Randy S. Woodley is distinguished associate professor of faith and culture and director of indigenous and intercultural studies at George Fox Seminary, Portland, Oregon. He is also author of Shalom and the Community of Creation: An Indigenous Vision, the second book in our recently launched theology series Prophetic Christianity.
In this post, he addresses the question, “Is there any such thing as Christianity without community?”
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“A person standing alone can be attacked and defeated, but two can stand back-to-back and conquer. Three are even better, for a triple-braided cord is not easily broken.” Ecclesiastes 4:12 (NLT)
The question was raised recently in my Early Church History Class, “Dr. Woodley, is there any such thing as Christianity without community?” Several things went though my mind before I answered the question. In particular, I wondered if the student was equating community and church together? I asked my student, “By church, do you mean a community of believers committed together to encourage each other to follow Jesus and to love the people around them, especially people who have been marginalized by society?” “Yes,” he answered. I was glad to know his understanding of church didn’t just mean attending a service inside a building. I’ll share with you how I answered my student in just a minute.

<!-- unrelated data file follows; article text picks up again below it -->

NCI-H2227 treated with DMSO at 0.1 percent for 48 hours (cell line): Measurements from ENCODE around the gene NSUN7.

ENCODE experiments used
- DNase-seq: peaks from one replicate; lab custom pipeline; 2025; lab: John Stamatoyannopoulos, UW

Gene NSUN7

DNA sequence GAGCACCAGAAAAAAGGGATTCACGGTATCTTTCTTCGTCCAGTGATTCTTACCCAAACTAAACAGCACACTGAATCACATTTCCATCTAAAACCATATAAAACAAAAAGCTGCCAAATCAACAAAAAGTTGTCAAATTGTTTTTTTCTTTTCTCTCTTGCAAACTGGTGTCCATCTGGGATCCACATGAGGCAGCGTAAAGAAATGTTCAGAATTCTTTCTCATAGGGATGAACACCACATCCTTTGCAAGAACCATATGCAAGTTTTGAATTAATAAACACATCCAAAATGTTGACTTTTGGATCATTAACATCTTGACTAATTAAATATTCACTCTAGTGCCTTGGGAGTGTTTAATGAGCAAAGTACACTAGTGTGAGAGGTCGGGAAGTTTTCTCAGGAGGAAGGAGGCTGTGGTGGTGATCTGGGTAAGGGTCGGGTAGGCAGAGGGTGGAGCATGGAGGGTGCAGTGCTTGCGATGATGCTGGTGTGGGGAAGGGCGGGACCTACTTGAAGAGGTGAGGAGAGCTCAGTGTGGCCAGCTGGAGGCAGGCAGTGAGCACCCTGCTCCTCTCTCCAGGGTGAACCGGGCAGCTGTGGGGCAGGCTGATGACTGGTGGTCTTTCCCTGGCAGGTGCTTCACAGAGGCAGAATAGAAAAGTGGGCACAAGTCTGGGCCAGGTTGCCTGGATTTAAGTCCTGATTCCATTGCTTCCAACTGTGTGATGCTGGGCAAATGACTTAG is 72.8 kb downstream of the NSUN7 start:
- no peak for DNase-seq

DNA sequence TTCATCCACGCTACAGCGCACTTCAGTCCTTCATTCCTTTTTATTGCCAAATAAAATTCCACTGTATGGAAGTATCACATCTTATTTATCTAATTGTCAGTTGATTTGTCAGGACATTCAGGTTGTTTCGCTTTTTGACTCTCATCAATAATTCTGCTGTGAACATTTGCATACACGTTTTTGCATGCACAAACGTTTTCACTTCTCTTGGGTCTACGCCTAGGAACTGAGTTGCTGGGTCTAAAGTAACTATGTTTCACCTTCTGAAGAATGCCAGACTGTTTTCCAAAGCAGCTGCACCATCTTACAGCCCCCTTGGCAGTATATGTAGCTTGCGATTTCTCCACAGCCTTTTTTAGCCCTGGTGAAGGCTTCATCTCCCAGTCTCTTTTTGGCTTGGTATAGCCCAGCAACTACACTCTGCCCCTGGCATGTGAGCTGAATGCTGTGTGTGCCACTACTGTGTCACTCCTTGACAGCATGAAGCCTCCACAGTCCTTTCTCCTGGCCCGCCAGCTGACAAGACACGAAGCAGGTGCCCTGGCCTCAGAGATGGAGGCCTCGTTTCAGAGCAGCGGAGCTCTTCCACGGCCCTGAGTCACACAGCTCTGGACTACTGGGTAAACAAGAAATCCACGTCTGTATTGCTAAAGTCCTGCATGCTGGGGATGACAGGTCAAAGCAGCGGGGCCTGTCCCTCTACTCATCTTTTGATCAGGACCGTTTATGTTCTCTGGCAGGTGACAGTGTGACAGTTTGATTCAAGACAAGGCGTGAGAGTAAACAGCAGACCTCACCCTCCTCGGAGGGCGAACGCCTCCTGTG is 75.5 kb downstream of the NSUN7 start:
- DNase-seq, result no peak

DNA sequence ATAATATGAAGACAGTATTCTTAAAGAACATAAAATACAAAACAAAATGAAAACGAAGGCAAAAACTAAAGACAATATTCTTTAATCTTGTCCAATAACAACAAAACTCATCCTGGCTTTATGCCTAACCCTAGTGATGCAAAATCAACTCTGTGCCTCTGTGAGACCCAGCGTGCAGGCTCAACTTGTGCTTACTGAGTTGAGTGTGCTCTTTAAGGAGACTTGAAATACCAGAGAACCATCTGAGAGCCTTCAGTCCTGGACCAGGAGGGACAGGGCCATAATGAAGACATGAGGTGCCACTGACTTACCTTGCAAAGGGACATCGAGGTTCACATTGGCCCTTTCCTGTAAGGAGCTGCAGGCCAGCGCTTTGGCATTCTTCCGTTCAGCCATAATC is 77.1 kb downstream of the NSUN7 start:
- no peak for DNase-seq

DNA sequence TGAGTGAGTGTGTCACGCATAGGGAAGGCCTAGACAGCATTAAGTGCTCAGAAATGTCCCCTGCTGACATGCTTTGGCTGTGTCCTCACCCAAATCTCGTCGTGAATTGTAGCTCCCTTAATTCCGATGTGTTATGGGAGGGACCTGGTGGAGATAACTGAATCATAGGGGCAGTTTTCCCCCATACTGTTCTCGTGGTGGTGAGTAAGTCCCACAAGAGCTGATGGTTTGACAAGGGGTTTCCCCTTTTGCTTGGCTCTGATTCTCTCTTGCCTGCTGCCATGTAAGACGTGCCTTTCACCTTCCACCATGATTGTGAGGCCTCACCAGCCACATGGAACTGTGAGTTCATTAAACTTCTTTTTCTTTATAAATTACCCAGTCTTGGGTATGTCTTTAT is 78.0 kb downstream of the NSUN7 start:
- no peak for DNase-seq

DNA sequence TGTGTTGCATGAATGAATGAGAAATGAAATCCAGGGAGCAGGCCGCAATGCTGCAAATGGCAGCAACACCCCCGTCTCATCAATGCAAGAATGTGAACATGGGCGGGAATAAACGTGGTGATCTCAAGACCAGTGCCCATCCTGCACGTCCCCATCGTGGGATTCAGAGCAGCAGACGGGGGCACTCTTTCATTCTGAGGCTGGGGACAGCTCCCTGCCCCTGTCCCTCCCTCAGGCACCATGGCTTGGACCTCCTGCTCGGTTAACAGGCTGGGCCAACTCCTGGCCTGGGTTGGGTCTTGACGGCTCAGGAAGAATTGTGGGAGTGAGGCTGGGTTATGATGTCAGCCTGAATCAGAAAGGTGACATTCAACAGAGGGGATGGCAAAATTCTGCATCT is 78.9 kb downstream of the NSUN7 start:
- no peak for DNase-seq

The question my student asked me is not a new one. The early church struggled with this same question, as have many others.
When I think about a community of believers I first think of Trinity. It is the three in the Community of God that gives the construct transformative power. God as one is a benevolent dictator; God as two is an intimate partnership; but God as three in one — now that’s a divine community of persons living out their existence in complete deference to one another. The economy of the Trinity — “God’s DNA” if you will — is shalom: that biblical system of love and grace, of wellbeing and wholeness. Shalom is God’s original intention for all creation, living on the earth in harmony together.
Shalom is a greater concept than simply “peace,” the first word that usually comes to our minds. Shalom also includes words and concepts like: completeness, wholeness, health, welfare, safety soundness, tranquility, prosperity, perfectness, fullness, rest, harmony, the absence of agitation or discord, and many others. Mostly, though, we should understand shalom as relating to community. The rhythm of shalom is present in the creation stories in Genesis 1 and 2, and it is the atmosphere intended for all creation in the Garden of Eden. The Old Testament prophets paint with word pictures what shalom is like:
He will judge between the nations
and will settle disputes for many peoples.
They will beat their swords into plowshares
and their spears into pruning hooks.
Nation will not take up sword against nation,
nor will they train for war anymore. —Isaiah 2:4 (NLT)
The New Testament is full of ways of describing shalom as well: